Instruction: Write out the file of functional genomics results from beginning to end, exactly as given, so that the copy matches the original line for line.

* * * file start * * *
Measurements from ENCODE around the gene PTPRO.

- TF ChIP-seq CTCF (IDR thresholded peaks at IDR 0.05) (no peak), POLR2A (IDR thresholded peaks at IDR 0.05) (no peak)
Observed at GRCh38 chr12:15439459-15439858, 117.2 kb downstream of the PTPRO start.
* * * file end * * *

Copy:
Measurements from ENCODE around the gene PTPRO.

- TF ChIP-seq CTCF (IDR thresholded peaks at IDR 0.05) (no peak), POLR2A (IDR thresholded peaks at IDR 0.05) (no peak)
Observed at GRCh38 chr12:15439459-15439858, 117.2 kb downstream of the PTPRO start.